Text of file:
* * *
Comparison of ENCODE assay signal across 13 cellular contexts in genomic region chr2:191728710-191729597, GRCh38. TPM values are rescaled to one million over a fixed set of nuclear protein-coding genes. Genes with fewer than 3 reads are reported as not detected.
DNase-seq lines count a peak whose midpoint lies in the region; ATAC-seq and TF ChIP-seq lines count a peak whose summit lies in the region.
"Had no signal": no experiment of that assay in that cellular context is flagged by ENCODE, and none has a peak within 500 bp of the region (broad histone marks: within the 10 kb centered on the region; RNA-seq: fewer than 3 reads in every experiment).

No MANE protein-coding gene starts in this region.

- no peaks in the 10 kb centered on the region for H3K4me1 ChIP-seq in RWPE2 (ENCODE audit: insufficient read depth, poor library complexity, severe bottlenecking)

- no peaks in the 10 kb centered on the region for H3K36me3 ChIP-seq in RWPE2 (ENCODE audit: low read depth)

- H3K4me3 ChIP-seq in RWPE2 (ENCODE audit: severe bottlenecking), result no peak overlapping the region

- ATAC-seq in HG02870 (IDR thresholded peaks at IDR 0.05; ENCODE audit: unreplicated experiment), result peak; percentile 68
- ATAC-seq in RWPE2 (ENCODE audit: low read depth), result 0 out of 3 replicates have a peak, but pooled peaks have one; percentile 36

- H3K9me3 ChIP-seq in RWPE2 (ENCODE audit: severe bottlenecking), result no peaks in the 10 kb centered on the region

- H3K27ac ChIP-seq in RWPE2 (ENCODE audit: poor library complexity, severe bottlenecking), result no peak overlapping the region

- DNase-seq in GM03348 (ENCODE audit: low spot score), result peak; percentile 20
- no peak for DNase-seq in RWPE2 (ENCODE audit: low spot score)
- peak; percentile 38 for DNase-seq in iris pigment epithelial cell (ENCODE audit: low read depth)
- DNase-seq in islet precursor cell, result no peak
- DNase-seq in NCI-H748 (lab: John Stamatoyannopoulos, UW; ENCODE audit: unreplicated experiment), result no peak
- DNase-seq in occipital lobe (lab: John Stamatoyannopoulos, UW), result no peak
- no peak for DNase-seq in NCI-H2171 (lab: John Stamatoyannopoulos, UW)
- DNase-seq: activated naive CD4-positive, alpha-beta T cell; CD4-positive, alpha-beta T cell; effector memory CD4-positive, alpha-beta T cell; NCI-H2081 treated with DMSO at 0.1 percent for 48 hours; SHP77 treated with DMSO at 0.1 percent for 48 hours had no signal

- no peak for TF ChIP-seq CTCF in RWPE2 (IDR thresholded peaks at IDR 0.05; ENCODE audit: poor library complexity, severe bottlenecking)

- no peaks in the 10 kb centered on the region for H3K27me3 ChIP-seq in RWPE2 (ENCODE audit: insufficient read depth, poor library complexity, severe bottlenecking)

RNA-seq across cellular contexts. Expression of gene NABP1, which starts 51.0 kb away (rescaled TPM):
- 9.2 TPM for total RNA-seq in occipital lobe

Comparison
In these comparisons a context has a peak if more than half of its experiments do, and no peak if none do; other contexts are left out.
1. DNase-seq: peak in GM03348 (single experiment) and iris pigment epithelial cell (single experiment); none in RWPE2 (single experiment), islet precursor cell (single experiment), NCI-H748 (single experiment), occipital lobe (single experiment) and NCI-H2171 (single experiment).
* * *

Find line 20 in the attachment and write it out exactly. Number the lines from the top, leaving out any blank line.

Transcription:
- no peak for TF ChIP-seq CTCF in RWPE2 (IDR thresholded peaks at IDR 0.05; ENCODE audit: poor library complexity, severe bottlenecking)